ST. LOUIS — The biggest motorsports race in the history of the St. Louis area may still be a few months away, but one of the most well-known names in NASCAR was in town to begin the excitement.
"The King", Richard Petty was in St. Louis Thursday night to meet with World Wide Technology Raceway owner Curtis Francois and the rest of his team.
Petty, of course, is the most decorated racer in the history of NASCAR, winning 200 races, seven Cup Series championships and heading up Richard Petty Motorsports.
NASCAR will make its St. Louis debut on June 5 at World Wide Technology Raceway, and Petty knows this area has been a hotbed for racing talent.
"It really is. We've had a lot of good drivers, mechanics and people... I've had to race against Rusty (Wallace) and a bunch of them boys and they're pretty dadgum tough," Petty told 5 On Your Side's Frank Cusumano Thursday night.
Petty said he's excited for St. Louis to experience the thrill of a NASCAR Cup race.
"It's kind of a section that's always been on NASCAR's radar as far as people coming to the races, and now we're gonna come to them. It's a long time coming," Petty said. "Lots of politics and moving around to get it all to work. We've been here with the Truck Series and the Xfinity Series but this is the first chance the Cup has had a chance to come."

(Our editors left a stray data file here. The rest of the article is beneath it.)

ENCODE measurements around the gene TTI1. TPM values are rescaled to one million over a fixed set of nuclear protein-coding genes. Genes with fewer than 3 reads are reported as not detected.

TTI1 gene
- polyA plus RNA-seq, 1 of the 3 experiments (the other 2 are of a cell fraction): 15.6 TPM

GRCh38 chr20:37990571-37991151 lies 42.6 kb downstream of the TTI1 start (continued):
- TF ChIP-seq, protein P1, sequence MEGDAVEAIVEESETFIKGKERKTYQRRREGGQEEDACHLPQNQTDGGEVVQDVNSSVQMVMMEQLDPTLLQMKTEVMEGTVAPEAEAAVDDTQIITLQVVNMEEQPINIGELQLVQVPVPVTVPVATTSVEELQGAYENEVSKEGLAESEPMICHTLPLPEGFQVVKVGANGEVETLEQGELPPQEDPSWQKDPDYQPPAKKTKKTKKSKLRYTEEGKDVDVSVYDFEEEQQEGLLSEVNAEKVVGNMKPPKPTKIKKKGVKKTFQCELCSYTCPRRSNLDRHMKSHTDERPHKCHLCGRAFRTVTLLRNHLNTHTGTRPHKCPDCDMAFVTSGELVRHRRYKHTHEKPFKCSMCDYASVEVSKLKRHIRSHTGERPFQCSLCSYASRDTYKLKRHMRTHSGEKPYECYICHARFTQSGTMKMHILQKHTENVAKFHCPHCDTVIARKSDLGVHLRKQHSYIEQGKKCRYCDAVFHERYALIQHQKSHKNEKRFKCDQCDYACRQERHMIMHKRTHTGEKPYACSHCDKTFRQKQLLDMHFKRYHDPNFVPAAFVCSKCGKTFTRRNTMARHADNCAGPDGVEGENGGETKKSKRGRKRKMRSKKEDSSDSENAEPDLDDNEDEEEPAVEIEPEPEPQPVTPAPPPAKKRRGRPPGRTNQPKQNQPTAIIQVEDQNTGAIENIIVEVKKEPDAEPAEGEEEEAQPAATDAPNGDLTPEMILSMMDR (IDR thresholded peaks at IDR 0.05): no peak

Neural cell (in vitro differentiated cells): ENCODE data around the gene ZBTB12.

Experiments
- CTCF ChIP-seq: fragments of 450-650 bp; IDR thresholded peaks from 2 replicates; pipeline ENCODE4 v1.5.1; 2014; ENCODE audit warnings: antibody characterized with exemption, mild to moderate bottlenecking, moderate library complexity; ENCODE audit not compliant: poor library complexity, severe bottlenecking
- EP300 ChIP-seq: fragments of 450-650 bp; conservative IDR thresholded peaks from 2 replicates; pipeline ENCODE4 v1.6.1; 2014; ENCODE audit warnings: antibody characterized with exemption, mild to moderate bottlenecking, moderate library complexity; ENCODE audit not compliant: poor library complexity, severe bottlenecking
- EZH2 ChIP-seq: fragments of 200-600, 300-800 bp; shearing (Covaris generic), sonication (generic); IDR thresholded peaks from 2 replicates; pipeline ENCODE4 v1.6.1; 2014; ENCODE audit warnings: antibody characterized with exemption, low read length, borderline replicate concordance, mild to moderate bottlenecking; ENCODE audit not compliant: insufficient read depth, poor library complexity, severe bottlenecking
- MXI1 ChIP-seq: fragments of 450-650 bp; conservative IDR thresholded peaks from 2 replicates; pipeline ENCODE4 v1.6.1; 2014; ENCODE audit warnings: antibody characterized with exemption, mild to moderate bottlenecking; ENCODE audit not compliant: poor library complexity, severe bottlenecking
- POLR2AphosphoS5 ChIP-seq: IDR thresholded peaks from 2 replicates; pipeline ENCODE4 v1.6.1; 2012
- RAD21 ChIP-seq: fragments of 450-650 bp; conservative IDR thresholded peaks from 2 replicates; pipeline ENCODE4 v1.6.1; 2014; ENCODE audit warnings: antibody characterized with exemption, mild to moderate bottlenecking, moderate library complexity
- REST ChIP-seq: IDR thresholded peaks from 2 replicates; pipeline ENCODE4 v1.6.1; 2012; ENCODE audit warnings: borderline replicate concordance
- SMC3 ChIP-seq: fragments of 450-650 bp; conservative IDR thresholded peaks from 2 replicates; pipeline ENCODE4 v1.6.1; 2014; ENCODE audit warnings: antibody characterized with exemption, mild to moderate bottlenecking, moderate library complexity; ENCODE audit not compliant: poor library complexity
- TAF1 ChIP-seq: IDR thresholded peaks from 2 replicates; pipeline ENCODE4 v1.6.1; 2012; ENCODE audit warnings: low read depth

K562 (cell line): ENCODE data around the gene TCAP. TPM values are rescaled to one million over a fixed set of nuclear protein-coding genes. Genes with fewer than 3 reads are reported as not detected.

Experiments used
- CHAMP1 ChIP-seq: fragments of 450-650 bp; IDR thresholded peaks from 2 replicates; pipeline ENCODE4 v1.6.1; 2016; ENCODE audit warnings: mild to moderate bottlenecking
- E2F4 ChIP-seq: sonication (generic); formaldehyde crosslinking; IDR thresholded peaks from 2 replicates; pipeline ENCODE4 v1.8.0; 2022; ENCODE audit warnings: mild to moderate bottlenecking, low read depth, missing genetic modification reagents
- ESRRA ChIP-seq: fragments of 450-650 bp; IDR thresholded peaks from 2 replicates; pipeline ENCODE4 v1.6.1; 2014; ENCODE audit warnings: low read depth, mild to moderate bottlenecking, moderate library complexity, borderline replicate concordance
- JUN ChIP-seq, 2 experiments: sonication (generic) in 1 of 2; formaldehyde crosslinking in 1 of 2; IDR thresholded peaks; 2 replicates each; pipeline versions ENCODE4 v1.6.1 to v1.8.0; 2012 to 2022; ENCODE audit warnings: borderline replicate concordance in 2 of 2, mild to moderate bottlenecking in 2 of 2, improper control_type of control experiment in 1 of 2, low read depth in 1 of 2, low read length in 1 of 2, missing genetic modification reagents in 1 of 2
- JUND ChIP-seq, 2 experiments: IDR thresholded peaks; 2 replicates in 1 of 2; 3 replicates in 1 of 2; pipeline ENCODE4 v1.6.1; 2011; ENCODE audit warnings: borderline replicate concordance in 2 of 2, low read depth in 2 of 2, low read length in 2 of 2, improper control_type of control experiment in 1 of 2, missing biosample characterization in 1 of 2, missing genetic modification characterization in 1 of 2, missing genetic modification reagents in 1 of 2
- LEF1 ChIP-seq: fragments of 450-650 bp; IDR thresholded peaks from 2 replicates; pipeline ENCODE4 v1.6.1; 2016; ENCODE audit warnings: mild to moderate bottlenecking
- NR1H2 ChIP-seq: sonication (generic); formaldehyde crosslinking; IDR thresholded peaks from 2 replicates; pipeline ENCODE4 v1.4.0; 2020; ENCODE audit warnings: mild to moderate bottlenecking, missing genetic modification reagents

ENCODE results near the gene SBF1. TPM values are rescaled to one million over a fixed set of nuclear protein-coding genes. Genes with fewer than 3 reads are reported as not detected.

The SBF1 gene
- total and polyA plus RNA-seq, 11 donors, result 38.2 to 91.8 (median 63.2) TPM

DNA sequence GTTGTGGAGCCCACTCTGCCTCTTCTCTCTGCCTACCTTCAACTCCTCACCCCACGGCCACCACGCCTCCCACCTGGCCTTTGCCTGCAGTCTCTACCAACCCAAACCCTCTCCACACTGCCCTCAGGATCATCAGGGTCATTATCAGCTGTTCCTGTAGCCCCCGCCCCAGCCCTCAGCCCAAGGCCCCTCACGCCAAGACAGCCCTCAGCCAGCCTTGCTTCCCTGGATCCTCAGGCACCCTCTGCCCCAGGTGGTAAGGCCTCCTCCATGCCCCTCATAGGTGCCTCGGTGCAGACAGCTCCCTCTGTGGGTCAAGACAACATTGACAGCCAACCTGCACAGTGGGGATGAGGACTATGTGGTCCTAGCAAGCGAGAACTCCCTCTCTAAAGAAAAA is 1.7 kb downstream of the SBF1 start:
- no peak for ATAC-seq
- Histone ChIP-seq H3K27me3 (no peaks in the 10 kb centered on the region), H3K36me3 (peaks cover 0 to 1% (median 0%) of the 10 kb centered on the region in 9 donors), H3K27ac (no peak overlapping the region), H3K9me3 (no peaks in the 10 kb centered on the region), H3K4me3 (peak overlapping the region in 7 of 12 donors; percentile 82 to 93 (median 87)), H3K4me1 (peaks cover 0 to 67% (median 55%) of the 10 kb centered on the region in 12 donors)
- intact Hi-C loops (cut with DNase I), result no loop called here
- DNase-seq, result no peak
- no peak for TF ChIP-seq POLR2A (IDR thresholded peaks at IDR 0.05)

As far as his own legendary career, Petty gave lots of credit to his family and support system around him. He also said that continuing to look forward was a major reason for his success.
"If we go to Daytona and win the race, when we were heading home, me and my crew chief would talk about, 'We gotta go to Wilks-Barre next week or to Rockingham.' Forget what's in the past. You done, done that. Our deal was to go win the next race and that was just our philosophy and it worked for a long time," Petty said.
And when it comes to racers today, does Petty see much of a difference from the NASCAR legends of old?
"They're (racers today) in better shape. Because all of them have a trainer and they work out and do all that kind of stuff. But what NASCAR has done over the years is made the car safer. And I don't know if that gives the driver a little bit more confidence to be a little more careless or whatever," Petty said. "But it's hard to compare what happened 10 or 20 years ago with the talent. Same in football or baseball. Yeah, they're doing great now, but how would they have done under other circumstances and how would those guys back then be now? So there's no comparison."